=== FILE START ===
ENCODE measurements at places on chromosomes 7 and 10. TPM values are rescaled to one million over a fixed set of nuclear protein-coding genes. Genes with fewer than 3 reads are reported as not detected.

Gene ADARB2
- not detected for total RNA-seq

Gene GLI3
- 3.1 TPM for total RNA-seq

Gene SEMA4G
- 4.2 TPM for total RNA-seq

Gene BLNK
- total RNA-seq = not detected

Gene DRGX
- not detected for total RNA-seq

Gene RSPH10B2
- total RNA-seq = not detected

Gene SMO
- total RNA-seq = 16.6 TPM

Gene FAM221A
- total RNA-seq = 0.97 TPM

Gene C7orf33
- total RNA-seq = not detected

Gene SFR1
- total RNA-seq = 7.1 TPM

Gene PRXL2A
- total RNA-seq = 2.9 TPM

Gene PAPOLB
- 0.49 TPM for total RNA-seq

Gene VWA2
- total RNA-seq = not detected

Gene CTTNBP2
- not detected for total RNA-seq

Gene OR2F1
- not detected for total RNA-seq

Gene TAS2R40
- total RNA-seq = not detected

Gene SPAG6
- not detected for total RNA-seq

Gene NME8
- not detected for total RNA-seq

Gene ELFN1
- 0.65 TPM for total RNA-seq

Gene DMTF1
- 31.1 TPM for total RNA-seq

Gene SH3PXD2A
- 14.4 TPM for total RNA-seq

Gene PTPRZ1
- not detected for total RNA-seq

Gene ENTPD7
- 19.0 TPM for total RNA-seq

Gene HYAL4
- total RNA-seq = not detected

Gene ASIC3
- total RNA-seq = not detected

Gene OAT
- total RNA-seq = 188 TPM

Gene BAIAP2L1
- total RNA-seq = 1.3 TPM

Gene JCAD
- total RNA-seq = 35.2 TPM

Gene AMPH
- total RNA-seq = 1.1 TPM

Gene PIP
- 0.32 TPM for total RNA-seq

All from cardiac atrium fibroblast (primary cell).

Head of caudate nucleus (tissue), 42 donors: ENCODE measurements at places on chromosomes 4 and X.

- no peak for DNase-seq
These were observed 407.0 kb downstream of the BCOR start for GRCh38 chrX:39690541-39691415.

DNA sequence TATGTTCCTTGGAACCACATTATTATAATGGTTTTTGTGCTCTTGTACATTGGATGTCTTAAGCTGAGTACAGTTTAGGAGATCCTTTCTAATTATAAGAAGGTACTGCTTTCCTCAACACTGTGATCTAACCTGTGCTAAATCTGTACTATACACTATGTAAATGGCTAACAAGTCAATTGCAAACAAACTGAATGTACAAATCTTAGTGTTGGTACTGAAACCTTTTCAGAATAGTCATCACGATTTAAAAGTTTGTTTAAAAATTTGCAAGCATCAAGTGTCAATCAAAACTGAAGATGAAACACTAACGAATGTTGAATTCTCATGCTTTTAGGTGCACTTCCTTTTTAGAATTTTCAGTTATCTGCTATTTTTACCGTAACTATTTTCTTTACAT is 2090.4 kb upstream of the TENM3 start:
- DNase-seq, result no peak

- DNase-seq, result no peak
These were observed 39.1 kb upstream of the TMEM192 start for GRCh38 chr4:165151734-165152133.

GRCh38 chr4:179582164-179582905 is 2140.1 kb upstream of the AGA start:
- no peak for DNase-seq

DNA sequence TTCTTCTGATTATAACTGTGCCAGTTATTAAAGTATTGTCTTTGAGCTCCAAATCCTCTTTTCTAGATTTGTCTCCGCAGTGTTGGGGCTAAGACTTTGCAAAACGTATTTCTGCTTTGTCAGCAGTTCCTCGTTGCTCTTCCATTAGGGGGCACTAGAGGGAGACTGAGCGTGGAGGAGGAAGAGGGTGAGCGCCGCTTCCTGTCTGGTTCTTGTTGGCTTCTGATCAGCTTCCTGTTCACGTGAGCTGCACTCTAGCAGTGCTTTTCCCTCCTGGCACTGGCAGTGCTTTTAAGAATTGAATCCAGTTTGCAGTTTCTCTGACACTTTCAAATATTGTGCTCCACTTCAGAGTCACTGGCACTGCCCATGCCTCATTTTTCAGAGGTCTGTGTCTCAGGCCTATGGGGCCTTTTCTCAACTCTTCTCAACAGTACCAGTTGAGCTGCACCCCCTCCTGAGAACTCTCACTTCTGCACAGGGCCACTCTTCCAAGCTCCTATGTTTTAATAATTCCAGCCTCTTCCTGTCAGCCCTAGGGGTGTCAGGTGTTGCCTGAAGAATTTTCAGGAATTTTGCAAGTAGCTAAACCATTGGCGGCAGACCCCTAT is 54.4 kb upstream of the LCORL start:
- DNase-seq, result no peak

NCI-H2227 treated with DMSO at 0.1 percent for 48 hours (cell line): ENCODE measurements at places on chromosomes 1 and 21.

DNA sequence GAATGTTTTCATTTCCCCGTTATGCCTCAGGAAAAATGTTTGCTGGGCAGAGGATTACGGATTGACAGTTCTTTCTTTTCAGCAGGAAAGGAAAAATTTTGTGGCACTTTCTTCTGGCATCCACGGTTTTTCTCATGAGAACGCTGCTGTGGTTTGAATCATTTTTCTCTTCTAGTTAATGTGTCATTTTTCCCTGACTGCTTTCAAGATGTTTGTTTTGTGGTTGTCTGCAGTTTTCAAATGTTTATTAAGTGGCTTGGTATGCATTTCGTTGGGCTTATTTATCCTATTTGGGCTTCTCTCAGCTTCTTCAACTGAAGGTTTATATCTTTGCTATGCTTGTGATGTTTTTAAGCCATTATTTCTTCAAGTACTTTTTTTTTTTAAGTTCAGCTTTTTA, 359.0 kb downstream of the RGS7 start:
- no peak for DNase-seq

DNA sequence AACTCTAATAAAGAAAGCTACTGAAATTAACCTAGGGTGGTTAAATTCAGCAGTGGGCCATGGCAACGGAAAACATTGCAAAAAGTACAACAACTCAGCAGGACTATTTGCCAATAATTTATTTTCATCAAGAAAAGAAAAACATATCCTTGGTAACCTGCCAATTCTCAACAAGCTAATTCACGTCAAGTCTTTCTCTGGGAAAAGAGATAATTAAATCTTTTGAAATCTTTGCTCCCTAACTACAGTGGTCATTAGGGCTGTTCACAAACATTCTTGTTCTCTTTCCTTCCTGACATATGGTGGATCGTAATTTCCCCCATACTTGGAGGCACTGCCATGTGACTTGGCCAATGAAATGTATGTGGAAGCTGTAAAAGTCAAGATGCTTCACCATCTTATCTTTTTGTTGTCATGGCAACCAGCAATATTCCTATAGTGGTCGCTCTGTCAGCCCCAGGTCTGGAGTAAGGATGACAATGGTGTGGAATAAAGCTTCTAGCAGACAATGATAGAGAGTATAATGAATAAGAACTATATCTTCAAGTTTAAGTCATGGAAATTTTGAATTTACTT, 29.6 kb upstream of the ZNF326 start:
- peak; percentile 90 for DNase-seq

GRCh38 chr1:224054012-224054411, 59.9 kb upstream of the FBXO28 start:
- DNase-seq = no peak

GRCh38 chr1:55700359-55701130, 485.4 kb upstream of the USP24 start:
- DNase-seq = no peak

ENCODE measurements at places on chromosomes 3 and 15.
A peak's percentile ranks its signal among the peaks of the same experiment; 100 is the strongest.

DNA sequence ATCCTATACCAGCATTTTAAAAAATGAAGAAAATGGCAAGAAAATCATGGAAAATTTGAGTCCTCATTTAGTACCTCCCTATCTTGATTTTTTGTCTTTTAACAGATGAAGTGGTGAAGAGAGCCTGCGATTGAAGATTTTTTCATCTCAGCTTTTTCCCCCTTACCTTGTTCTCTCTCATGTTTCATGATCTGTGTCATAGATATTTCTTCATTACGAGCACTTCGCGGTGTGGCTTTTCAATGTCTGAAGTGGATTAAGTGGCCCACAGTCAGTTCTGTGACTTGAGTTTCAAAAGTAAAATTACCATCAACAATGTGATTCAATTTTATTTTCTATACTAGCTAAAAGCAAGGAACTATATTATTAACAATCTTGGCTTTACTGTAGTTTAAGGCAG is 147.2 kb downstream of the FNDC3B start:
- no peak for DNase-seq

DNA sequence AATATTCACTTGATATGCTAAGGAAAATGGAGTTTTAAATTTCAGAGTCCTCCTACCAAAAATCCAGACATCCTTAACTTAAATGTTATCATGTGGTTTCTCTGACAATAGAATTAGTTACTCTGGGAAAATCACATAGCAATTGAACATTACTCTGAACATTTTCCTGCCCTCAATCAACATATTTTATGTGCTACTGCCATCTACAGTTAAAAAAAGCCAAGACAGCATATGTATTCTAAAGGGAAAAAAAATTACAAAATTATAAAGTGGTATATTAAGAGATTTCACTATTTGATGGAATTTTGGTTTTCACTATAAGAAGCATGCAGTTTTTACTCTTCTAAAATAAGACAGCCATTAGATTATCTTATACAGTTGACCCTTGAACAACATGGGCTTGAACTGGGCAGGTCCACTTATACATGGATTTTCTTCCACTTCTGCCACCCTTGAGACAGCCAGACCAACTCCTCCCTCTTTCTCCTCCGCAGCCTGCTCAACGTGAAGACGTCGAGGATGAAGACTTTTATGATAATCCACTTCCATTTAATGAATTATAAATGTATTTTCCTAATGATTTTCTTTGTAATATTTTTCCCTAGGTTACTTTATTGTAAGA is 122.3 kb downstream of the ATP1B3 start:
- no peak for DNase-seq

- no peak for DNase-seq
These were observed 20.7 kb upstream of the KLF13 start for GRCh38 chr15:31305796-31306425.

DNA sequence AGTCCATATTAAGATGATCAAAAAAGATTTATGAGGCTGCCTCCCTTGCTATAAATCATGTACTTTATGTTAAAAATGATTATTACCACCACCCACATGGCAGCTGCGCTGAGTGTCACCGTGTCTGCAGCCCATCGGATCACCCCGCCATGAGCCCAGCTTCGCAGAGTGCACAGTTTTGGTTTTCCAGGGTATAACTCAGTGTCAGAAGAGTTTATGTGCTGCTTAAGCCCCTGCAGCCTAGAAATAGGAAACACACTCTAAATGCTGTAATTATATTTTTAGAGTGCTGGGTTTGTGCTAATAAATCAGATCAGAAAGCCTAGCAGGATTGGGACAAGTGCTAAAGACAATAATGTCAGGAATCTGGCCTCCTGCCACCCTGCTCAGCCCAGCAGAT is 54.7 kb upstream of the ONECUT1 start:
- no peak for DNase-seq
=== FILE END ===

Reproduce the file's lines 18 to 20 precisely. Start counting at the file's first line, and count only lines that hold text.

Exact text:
Gene C7orf33
- total RNA-seq = not detected

Gene SFR1